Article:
Benjamin Graham first established the idea of purchasing stocks at a discount to their intrinsic value more than 80 years ago. Since then, academic research has shown that low price to fundamentals stocks have historically outperformed the market. Even though this is a widely known phenomenon, value-based strategies continue to outperform the market. How is this possible? The answer relates to a fundamental truth: human beings behave irrationally. We are influenced by an evolutionary history that preserved traits fitted for keeping us alive in the jungle, not for optimizing our portfolio decision-making ability. While we will never eliminate our subconscious biases, we can minimize their effects by employing quantitative tools.
"Quantitative" is often considered to be an opaque mathematical black art, only practiced by Ivory Tower academics and practitioners with their heads in the clouds. Nothing could be further from the truth. Quantitative, or systematic, processes are merely tools that value investors can use to minimize their unavoidable instincts. Quantitative tools serve two purposes: 1) to protect us from our own behavioral errors, and 2) to exploit the behavioral errors of others. Our tools do not necessarily need to be complex, but they do need to be systematic. Broad-based academic research overwhelmingly demonstrates that simple, systematic processes outperform human experts.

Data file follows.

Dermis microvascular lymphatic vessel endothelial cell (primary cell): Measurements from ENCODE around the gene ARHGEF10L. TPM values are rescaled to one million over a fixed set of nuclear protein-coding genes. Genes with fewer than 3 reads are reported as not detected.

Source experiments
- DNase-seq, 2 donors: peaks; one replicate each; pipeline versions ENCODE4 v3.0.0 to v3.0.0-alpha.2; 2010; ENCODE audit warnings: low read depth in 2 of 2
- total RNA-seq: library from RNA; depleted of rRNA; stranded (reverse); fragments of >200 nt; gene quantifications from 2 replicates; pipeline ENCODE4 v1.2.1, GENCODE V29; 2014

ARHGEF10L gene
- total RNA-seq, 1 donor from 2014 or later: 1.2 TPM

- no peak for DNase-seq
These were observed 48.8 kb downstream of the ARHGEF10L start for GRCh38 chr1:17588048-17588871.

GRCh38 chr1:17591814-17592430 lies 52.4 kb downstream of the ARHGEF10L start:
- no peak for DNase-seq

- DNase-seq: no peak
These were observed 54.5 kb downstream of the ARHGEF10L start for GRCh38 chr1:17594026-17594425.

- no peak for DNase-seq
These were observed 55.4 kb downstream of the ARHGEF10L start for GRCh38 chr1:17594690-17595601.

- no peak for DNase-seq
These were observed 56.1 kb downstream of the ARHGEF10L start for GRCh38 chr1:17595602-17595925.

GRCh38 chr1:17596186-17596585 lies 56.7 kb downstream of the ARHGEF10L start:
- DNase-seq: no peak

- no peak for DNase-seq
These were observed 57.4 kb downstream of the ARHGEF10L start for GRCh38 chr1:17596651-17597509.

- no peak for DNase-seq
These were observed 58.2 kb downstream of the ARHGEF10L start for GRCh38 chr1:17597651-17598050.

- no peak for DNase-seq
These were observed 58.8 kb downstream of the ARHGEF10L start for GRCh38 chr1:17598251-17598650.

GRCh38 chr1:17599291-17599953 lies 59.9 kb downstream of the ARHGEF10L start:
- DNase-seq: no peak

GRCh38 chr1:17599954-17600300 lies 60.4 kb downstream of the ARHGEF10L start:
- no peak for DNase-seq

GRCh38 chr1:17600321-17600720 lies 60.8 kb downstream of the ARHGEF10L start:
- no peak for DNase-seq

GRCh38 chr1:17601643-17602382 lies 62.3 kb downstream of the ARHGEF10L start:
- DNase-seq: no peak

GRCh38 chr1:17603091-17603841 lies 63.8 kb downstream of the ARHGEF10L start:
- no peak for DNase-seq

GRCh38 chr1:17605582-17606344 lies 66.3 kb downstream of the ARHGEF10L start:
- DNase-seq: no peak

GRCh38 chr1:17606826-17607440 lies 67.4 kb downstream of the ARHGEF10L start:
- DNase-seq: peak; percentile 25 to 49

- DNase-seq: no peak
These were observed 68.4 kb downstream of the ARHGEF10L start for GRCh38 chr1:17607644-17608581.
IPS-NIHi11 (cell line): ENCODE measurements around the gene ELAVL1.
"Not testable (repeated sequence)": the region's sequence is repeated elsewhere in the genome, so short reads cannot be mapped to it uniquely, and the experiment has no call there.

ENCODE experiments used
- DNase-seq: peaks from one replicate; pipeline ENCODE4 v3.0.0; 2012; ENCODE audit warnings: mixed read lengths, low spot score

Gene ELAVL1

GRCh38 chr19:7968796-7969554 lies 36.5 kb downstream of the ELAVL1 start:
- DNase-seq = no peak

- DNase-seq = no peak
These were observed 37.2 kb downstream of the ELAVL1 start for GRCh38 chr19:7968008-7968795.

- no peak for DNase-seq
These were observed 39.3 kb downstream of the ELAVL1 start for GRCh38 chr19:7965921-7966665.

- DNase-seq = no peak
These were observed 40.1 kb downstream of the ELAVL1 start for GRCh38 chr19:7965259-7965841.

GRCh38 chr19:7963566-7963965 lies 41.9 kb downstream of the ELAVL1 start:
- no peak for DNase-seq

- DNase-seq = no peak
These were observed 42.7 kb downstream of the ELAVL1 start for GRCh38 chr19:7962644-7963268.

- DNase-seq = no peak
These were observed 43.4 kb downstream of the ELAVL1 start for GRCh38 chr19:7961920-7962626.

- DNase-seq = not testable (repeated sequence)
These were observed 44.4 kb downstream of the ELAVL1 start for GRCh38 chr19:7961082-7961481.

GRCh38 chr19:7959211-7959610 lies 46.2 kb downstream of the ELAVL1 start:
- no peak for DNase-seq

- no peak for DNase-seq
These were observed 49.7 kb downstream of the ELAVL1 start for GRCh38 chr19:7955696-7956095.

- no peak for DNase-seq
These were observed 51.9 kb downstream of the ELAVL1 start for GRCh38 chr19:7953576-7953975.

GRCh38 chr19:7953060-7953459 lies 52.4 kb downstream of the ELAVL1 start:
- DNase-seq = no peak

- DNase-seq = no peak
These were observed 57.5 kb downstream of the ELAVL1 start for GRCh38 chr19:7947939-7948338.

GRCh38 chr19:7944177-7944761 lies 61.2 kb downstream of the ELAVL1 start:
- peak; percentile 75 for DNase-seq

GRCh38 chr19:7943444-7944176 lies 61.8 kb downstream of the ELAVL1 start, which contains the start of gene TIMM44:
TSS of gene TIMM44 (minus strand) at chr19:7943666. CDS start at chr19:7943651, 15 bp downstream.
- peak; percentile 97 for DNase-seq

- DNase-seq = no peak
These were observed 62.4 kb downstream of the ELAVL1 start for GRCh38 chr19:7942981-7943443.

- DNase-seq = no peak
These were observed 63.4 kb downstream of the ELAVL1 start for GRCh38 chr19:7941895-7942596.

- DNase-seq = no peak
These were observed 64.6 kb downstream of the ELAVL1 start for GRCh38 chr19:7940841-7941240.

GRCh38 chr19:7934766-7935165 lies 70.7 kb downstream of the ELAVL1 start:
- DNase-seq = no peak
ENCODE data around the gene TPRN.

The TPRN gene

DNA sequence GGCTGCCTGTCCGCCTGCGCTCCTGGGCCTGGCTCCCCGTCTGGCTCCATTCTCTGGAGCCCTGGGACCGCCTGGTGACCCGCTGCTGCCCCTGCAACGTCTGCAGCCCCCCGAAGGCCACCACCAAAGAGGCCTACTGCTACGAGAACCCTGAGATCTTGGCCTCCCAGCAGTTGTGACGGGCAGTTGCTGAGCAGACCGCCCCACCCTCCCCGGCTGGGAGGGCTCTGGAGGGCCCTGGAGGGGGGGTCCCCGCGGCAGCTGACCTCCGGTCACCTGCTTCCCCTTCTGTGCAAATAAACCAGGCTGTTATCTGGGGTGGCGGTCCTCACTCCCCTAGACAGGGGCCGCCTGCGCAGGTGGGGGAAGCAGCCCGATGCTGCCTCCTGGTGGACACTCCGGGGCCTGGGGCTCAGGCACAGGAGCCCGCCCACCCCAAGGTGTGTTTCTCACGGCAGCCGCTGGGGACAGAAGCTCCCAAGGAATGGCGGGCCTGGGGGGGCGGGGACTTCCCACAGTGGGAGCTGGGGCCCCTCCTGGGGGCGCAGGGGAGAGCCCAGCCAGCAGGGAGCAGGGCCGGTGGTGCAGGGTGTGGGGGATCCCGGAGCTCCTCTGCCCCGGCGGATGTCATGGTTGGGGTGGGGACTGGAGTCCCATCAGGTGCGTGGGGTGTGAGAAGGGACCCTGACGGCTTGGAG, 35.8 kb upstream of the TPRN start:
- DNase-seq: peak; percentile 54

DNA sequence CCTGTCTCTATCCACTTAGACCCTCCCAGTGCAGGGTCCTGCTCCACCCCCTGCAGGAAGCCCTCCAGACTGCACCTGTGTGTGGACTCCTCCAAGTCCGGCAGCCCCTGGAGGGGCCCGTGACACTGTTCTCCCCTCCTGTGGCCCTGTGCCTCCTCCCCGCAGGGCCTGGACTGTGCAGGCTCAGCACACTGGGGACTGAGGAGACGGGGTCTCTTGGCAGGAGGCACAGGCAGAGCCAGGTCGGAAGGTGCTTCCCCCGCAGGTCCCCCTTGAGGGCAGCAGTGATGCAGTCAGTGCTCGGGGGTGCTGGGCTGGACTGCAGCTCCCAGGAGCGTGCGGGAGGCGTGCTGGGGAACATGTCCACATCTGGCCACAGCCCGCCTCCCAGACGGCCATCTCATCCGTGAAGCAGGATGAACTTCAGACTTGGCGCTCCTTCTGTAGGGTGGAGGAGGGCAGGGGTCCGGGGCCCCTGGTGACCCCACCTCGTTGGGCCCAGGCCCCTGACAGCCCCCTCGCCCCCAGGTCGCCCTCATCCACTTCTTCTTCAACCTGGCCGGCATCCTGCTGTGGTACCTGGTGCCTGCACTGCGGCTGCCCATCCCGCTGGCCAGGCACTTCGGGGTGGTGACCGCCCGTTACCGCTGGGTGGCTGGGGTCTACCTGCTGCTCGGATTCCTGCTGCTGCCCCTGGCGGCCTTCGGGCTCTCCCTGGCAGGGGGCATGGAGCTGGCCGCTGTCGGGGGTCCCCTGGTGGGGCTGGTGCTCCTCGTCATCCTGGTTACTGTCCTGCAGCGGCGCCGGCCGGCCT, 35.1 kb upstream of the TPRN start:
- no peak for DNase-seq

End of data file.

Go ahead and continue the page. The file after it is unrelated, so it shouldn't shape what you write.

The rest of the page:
Alpha Architect's Quantitative Value (QV) philosophy is best suited for value investors who can acknowledge their own fallibility. Much of the analysis conducted by value investors-reading financial statements, interpreting past trends, and assessing relative valuations-can be done faster, more effectively, and across a wider swath of securities by an automated process. Gut-instinct value investors argue that experience adds value in the stock-selection process, but the evidence doesn't support this interpretation. The reason value investors underperform simple models is that when value managers exploit qualitative signals, like all humans, they unconsciously introduce cognitive biases into their investment process, and these biases lead to predictable underperformance. Alpha Architect's approach is not infallible, but it does promise one thing: a value investment strategy that is Built to Beat Behavioral Bias.